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Kristiansand, Norway

Drange T.,Noroff University College
Proceedings of the International Conferences on Interfaces and Human Computer Interaction 2014, Game and Entertainment Technologies 2014 and Computer Graphics, Visualization, Computer Vision and Image Processing 2014 - Part of the Multi Conference on Computer Science and Information Systems, MCCSIS 2014 | Year: 2014

Those individuals born from 1982 onwards possess a familiarity towards Internet media and communication not experienced by previous generations. Often labelled Millennials, these individuals have grown up with the wide variety of social interactions supported by the Internet. A large number of these individuals have chosen to pursue education online; the number of students taking online courses has been drastically increasing for many years, and continues to grow. This paper presents a case study examining some of the issues of Millennial students and Generation X academics in particular focusing on the communication challenges that arise. The result of Millennial students with minimal faceto- face interacting skills communicate with lecturers and tutors from the Generation X, with noticeably more face-to-face experience. Copyright © 2014 IADIS Press All rights reserved.


Drange T.,Noroff University College | Kargaard J.,Noroff Vocational School
Proceedings of the International Conferences on Interfaces and Human Computer Interaction 2015, IHCI 2015, Game and Entertainment Technologies 2015, GET 2015 and Computer Graphics, Visualization, Computer Vision and Image Processing 2015, CGVCVIP 2015 - Part of the Multi Conference on Computer Science and Information Systems 2015 | Year: 2015

We are using Moodle as a learning platform in both Bachelor programs and in vocational education offerings, and how learning content is presented through this platform has always been a matter of taste. There are several things to care for in implementing a functional structure of learning content, both from the student's perspective, from the educator's perspective and from the administrator's perspective. We have recently changed the structure of our Bachelor level courses, and with this paper we would like to share our experience with examples and comments from all stakeholders, to provide knowledge in the pursuit of best practices when it comes to the interface that students, educators and administrators are compelled to work with on a daily basis.


Read H.,University of South Wales | Sutherland I.,Noroff University College | Sutherland I.,Edith Cowan University | Xynos K.,University of South Wales | And 2 more authors.
Information Security Journal | Year: 2015

ABSTRACT: Embedded devices are becoming ubiquitous in both domestic and commercial environments. Although smartphones, tablets, and video game consoles are all labeled by their primary function, most of these devices offer additional features and are capable of additional interactivity. Given the proprietary nature of such devices in terms of hardware and software and the protection mechanisms incorporated into these systems, it is and will continue to be extremely difficult to use “traditional digital forensics” methodologies to access storage media and acquire data for analysis. This paper examines how consumer law may be stifling research that the forensic community could ultimately depend upon to examine devices. Copyright © Taylor & Francis Group, LLC.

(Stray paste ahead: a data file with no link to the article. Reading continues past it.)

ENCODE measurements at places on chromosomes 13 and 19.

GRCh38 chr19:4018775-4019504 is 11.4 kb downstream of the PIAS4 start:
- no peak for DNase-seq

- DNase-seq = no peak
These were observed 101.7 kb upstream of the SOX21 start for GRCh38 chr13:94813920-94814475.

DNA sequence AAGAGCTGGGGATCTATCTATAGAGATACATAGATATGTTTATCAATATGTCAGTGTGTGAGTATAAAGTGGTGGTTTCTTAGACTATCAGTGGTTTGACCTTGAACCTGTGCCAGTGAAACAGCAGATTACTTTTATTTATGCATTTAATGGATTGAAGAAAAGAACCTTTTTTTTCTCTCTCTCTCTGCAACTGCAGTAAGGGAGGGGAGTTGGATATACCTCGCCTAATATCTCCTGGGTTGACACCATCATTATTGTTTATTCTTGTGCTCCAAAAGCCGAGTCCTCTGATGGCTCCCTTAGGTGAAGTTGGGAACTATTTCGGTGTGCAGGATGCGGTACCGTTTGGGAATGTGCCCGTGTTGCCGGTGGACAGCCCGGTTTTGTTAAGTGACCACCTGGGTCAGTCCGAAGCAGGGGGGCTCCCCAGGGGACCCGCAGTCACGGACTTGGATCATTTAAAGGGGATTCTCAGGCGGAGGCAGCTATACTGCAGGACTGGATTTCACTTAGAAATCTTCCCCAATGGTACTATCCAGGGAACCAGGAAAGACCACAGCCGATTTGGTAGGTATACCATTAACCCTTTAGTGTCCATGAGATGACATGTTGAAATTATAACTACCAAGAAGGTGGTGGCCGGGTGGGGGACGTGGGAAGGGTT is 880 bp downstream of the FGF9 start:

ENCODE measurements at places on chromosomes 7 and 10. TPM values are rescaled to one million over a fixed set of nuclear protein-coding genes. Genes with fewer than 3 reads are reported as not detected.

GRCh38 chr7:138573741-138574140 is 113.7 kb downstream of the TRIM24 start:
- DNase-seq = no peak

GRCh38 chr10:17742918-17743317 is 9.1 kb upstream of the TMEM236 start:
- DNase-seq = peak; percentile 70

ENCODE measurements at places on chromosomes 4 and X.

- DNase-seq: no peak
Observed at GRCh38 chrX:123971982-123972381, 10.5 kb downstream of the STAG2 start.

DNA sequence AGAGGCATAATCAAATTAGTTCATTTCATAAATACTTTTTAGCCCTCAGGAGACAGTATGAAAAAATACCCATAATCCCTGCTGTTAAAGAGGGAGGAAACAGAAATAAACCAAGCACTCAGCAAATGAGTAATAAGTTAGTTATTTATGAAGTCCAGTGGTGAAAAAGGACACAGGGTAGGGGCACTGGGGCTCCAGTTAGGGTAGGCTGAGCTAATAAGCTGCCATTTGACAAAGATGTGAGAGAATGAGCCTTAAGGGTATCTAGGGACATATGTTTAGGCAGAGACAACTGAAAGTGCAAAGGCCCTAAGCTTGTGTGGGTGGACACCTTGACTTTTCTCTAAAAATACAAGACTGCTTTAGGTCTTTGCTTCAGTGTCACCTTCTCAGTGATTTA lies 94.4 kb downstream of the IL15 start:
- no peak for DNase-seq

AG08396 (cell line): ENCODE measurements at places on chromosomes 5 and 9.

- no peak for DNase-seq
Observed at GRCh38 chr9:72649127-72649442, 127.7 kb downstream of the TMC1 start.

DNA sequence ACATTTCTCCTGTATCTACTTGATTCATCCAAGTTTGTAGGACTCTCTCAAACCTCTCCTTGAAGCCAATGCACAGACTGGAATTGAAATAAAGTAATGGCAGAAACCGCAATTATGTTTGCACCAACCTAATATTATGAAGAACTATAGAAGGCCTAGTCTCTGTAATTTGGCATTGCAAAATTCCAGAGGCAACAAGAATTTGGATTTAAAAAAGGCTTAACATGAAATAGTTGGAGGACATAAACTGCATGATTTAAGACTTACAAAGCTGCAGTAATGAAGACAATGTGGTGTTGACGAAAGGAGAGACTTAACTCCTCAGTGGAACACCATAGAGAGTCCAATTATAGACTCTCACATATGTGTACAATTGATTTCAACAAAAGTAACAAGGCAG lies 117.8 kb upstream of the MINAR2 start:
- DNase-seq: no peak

Read H.,University of South Wales | Read H.,Noroff University College | Xynos K.,University of South Wales | Sutherland I.,University of South Wales | And 10 more authors.
Digital Investigation | Year: 2013

Tools created by the computer hacking community to circumvent security protection on hard drives can have unintentional consequences for digital forensics. Tools originally developed to circumvent Microsoft's Xbox 360 hard drive protection can be used, independently of the Xbox 360 system, to change the reported size/model of a hard drive enabling criminals to hide data from digital forensic software and hardware. The availability of such concealment methods raises the risk of evidence being overlooked, particularly as triage and on-scene inspections of digital media become more common. This paper presents two case studies demonstrating the process using Western Digital and Fujitsu branded drives. It outlines the difficulties faced by standard computer forensic analysis techniques in revealing the true nature of the drive and finally provides suggestions for extra checks to reveal this type of concealment. © 2013 Elsevier Ltd. All rights reserved.


Sutherland I.,University of South Wales | Sutherland I.,ECU Security Research Institute | Sutherland I.,Noroff University College | Read H.,University of South Wales | And 2 more authors.
Digital Investigation | Year: 2014

A number of new entertainment systems have appeared on the market that have embedded computing capabilities. Smart Televisions have the ability to connect to networks, browse the web, purchase applications and play games. Early versions were based on proprietary operating systems; newer versions released from 2012 are based on existing operating systems such as Linux and Android. The question arises as to what sort of challenges and opportunities they present to the forensics examiner. Are these new platforms or simply new varieties of existing forms of devices? What data do they retain and how easy is it to access this data? This paper explores this as a future forensic need and asks if we are missing potential sources of forensic data and to what degree we are ready to process these systems as part of an investigation. © 2014 Elsevier Ltd.

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